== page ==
We communicate with one another in many ways, including verbally, using gestures, writing, drawing, diagrams and models. Communicating clearly is important so that you are able to explain, develop and present your ideas.
Good communication skills are vital in graduate-level jobs and especially in architecture practice. It is important for you to be adaptable to present your ideas clealy to different audiences. It is useful to remember that listening is also a communication skill.
So why is communication such an important part of your learning?
1. To help develop confidence in your work
Explaining your ideas clearly and concisely helps you to prioritise what is important to you in your work. It helps you to reflect on what you have achieved and where you need help.
“I was encouraged to do a lot of working models to explain my ideas, rather than just relying on verbal explanations. I’ve found it’s a brilliant way of improving my confidence, as I’m able to make my ideas clearer to others.” – International Undergraduate student
“As students grow more confident in their designs, you can see how their speaking skills improve!” – 3rd Year student
2. To convey your ideas to different audiences
Explaining your ideas clearly and concisely is a vital skill for architecture and for other disciplines. Explaining to different audiences often reveals new dimensions in your work.
“When you’re developing your own design you have to consider how to present and describe it. It’s important that your audience understands your ideas.” – 2nd Year student
“Communicate not more, but smarter.” – Tutor
3. To demonstrate depth of understanding
Clarity and accuracy in presentation will help others have confidence in your designs, and will help discussion of your work to be aimed at the most important aspects.
“Reports force you to think about why you’re doing what you’re doing with your design. They really help you understand and explain the structure of your projects.” – MArch student
“No one had told me how to stand up in front of people and communicate with them before I came here. It really helps me get to grips with what I’m working on.” – Mature student
4. To help develop work to professional standards
Whether drawn, written, a report or a verbal presentation, all communication skills are applicable to graduate-level employment. Our students are known for being confident and professional.
“Whatever job you do after university you’re going to have to present information…. if it’s well written and laid out, its going to be easier to understand and read. Those skills are always useful.” – 2nd Year student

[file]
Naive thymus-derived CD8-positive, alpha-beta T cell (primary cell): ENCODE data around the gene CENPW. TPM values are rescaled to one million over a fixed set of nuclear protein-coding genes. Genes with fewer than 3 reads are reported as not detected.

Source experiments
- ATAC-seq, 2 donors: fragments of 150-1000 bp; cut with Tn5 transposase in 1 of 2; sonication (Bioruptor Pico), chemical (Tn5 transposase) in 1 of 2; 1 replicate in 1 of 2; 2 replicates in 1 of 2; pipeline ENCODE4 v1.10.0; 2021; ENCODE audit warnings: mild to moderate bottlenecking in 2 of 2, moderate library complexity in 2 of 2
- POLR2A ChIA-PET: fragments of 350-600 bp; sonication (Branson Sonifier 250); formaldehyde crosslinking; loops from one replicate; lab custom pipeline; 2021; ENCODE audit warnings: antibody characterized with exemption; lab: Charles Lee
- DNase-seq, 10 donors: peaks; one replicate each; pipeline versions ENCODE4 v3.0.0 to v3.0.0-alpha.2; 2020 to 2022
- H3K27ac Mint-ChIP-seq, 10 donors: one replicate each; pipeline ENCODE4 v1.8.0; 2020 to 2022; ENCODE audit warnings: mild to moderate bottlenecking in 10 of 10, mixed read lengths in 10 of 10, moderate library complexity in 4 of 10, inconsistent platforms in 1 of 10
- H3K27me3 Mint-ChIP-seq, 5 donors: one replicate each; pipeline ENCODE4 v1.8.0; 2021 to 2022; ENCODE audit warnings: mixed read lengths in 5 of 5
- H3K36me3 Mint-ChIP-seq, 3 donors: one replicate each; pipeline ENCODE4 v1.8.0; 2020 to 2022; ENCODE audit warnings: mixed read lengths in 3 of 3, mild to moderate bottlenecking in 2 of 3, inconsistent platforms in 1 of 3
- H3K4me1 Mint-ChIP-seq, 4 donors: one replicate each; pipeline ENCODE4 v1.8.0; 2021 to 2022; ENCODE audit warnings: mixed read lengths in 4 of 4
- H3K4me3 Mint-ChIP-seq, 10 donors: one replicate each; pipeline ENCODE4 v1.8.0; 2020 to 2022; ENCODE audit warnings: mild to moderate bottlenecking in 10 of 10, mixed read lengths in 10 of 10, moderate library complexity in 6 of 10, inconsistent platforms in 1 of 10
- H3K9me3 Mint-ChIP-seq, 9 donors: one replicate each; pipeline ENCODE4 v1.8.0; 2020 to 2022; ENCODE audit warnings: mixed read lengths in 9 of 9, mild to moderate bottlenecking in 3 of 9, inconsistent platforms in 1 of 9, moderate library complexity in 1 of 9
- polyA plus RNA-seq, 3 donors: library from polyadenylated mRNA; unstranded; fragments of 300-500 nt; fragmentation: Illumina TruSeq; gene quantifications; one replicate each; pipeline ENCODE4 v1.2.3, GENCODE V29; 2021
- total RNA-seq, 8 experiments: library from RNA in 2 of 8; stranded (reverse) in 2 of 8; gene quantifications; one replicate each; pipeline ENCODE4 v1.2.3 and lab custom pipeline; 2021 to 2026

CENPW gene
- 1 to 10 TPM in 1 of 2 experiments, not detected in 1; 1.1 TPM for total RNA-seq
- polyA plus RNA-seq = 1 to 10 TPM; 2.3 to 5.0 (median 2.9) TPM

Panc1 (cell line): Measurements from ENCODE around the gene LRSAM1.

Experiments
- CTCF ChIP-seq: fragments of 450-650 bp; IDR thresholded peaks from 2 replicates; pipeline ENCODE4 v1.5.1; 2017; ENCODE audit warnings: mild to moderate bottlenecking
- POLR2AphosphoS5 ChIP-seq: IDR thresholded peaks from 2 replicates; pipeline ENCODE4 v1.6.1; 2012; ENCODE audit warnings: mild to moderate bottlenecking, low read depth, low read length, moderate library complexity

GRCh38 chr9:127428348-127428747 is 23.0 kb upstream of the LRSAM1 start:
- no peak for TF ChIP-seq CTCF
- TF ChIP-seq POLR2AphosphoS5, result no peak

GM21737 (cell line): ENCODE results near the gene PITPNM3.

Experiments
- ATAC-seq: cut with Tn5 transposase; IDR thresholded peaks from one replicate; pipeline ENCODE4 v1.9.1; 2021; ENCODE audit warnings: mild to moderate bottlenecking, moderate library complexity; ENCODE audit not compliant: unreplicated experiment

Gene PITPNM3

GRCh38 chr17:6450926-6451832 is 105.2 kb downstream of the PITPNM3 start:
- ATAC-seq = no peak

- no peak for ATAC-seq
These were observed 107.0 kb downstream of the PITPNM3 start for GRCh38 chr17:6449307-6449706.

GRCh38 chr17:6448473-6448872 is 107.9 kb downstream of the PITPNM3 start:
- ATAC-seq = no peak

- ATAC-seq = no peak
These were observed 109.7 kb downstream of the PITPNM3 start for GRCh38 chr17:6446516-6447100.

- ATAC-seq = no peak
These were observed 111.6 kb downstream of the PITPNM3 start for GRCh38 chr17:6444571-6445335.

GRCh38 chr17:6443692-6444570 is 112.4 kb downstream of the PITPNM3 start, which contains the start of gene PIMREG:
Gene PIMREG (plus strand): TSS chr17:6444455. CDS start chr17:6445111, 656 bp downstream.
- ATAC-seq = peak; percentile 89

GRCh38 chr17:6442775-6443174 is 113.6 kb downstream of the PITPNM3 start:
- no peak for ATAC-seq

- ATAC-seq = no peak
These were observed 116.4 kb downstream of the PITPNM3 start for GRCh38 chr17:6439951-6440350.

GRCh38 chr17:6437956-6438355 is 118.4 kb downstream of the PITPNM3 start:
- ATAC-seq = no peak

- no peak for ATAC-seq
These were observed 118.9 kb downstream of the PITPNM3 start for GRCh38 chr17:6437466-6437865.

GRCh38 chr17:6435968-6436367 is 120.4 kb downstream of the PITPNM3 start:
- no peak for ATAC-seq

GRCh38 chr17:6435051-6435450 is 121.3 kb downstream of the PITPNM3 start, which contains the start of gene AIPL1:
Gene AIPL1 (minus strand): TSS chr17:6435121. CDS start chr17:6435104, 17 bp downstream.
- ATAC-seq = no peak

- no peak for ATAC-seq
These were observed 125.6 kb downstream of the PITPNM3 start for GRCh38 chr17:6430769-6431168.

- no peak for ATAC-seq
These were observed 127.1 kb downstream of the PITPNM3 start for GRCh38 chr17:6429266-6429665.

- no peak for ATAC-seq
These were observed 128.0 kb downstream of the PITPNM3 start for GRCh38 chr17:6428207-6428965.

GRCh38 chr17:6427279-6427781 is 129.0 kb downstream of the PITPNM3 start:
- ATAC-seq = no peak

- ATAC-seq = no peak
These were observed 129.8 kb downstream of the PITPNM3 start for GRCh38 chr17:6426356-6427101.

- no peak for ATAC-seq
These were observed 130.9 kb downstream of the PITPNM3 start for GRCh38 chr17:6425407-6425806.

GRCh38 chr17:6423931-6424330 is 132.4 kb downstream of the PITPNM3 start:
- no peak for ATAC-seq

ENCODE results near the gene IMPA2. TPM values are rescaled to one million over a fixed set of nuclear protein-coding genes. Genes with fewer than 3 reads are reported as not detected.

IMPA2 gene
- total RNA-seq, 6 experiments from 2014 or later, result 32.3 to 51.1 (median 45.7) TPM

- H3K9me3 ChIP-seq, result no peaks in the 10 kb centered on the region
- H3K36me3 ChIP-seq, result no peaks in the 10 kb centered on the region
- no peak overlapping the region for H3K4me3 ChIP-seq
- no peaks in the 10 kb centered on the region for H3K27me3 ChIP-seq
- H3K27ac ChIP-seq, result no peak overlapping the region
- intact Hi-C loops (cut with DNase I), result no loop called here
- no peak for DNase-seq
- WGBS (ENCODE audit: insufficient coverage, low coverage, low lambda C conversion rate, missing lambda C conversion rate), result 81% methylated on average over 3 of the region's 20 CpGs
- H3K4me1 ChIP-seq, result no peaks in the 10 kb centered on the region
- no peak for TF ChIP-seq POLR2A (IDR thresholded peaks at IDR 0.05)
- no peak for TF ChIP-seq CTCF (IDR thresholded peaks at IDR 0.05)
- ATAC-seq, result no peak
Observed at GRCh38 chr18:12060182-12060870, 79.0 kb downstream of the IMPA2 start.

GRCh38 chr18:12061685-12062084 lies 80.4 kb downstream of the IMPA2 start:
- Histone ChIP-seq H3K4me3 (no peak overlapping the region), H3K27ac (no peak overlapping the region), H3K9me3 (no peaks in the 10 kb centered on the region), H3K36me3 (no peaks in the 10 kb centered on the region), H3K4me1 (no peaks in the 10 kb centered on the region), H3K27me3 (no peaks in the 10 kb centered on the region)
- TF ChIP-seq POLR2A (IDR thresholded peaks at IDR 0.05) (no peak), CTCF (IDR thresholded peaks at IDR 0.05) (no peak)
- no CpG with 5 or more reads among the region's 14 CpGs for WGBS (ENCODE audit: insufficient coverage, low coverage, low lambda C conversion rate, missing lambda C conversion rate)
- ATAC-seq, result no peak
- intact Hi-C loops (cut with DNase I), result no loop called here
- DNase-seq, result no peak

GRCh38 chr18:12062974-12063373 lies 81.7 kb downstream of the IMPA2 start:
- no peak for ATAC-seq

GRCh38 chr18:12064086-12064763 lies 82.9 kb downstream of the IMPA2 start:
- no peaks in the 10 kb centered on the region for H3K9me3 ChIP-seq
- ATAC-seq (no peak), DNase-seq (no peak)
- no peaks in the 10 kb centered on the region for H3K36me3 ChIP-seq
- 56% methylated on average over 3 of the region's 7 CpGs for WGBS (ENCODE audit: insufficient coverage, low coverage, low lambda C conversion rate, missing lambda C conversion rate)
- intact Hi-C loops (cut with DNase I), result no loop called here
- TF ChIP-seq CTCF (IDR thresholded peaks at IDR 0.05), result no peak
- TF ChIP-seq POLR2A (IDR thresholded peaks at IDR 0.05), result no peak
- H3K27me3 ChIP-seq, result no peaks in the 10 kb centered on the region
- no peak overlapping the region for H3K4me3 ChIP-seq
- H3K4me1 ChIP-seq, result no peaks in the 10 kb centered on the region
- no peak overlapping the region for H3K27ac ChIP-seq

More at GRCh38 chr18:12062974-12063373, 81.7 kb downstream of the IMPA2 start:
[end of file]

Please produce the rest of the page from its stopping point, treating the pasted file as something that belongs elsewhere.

These days you are up against such competition in the industry – you need to make those five minutes count!” – Mature student
5. Learning architectural terminology
In any profession there are conventions and specialist terminology to learn. This terminology is part of the grounding for the discipline to help you communicate clearly with peers.
“Understanding of terminology is a really useful thing to get out of your placement – it’ll help you build dialogues during Part II.” – MArch student
“The terminology is new, and it’s a little like learning a new language. It’s explained well though, and because we are all learning together I haven’t found it hard to pick up new words.” – International Undergraduate student
6. Terminology and language differences
The nuance of words can get lost in translation. Be aware that words can have alternative meanings and different spellings in different places or communities.
“Technical and philosophical words are hard to translate – we understand them in our language but it’s hard to find the identical words….” – MAAD student
7. Communicating with different audiences
Not everyone is familiar with reading drawings or has knowledge of specialist terminology. Understand who you are communicating with and adapt appropriately.
“Live Projects are a great chance to learn to communicate with clients and participants – the projects depends on building those dialogues successfully. Being out of the studio makes you aware of how you have to adapt your ways of communicating with different people.” – MArch student
8. Using discourse to help develop your work
Be open to discussion when you present your work. It is good to support your ideas, but listen to the comments of others that might expose you to new ways of seeing or working
“[Students of] other degrees don’t see each others’ work, whereas we always have constant discussion and review among the studio. It’s so valuable!” – 3rd Year student
“Sometimes its easier to see things in other people’s work than your own – you’re not so close to it.” – 1st Year student
9. Public presentations and ‘pin-ups’
Learning to prepare and deliver public presentations (often called ‘pin- ups’) can be a big transition for some students, but its a really valuable skill to have!
“If you’re better at speaking it might be easier at the beginning, but you see people grow as they gain confidence in the group – it’s great… ” – 3rd Year student
“When you present, remember that, at Sheffield, there is no wrong or right – there is just better. It is a process of growth; you have to go through it, and you will gain information and knowledge.” – International Postgraduate student
10. Dealing with presentation nerves
It is normal to feel nervous about reviews at first. Try to remember that you are in a supportive environment. Be positive and also be clear about where you think you need advice.
“My confidence has grown significantly in terms of public speaking. The fact is that you’ll get critiqued afterwards – I was always shy of showing my work and getting opinions, but that’s how you learn. You learn to be proud of it.” – 2nd Year student
“Have self-belief: the work that you’re producing is worth other people’s time.” – 3rd Year student